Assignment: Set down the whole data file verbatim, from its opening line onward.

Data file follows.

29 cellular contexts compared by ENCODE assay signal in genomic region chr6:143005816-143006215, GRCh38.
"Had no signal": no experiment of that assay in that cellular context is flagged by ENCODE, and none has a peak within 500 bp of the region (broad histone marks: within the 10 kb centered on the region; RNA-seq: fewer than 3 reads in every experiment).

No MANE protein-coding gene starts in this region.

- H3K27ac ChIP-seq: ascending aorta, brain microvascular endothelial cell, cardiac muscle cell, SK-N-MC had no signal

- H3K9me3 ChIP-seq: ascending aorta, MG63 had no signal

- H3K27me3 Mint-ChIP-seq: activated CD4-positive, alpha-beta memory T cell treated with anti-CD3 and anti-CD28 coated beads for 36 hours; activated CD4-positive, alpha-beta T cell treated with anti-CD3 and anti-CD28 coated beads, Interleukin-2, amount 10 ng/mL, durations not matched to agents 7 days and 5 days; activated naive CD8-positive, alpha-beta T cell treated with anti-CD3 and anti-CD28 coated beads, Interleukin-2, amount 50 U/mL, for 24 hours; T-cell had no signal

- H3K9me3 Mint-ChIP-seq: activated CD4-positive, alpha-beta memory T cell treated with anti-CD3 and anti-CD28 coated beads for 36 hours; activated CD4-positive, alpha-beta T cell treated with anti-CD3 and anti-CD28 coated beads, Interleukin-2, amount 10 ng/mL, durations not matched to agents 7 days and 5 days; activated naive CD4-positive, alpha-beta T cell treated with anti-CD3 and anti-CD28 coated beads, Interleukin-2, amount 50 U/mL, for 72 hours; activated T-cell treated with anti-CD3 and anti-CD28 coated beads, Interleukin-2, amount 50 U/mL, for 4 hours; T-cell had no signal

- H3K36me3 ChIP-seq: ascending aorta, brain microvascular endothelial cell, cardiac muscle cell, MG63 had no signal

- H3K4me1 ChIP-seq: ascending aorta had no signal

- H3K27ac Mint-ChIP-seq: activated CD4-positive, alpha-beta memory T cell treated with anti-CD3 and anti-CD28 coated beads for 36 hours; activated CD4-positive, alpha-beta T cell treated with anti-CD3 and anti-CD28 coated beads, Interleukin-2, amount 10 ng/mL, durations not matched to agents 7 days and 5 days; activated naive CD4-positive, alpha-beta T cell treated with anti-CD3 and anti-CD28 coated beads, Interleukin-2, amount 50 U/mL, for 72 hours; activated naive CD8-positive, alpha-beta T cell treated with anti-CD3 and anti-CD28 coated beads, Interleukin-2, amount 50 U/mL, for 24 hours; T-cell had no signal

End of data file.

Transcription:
29 cellular contexts compared by ENCODE assay signal in genomic region chr6:143005816-143006215, GRCh38.
"Had no signal": no experiment of that assay in that cellular context is flagged by ENCODE, and none has a peak within 500 bp of the region (broad histone marks: within the 10 kb centered on the region; RNA-seq: fewer than 3 reads in every experiment).

No MANE protein-coding gene starts in this region.

- H3K27ac ChIP-seq: ascending aorta, brain microvascular endothelial cell, cardiac muscle cell, SK-N-MC had no signal

- H3K9me3 ChIP-seq: ascending aorta, MG63 had no signal

- H3K27me3 Mint-ChIP-seq: activated CD4-positive, alpha-beta memory T cell treated with anti-CD3 and anti-CD28 coated beads for 36 hours; activated CD4-positive, alpha-beta T cell treated with anti-CD3 and anti-CD28 coated beads, Interleukin-2, amount 10 ng/mL, durations not matched to agents 7 days and 5 days; activated naive CD8-positive, alpha-beta T cell treated with anti-CD3 and anti-CD28 coated beads, Interleukin-2, amount 50 U/mL, for 24 hours; T-cell had no signal

- H3K9me3 Mint-ChIP-seq: activated CD4-positive, alpha-beta memory T cell treated with anti-CD3 and anti-CD28 coated beads for 36 hours; activated CD4-positive, alpha-beta T cell treated with anti-CD3 and anti-CD28 coated beads, Interleukin-2, amount 10 ng/mL, durations not matched to agents 7 days and 5 days; activated naive CD4-positive, alpha-beta T cell treated with anti-CD3 and anti-CD28 coated beads, Interleukin-2, amount 50 U/mL, for 72 hours; activated T-cell treated with anti-CD3 and anti-CD28 coated beads, Interleukin-2, amount 50 U/mL, for 4 hours; T-cell had no signal

- H3K36me3 ChIP-seq: ascending aorta, brain microvascular endothelial cell, cardiac muscle cell, MG63 had no signal

- H3K4me1 ChIP-seq: ascending aorta had no signal

- H3K27ac Mint-ChIP-seq: activated CD4-positive, alpha-beta memory T cell treated with anti-CD3 and anti-CD28 coated beads for 36 hours; activated CD4-positive, alpha-beta T cell treated with anti-CD3 and anti-CD28 coated beads, Interleukin-2, amount 10 ng/mL, durations not matched to agents 7 days and 5 days; activated naive CD4-positive, alpha-beta T cell treated with anti-CD3 and anti-CD28 coated beads, Interleukin-2, amount 50 U/mL, for 72 hours; activated naive CD8-positive, alpha-beta T cell treated with anti-CD3 and anti-CD28 coated beads, Interleukin-2, amount 50 U/mL, for 24 hours; T-cell had no signal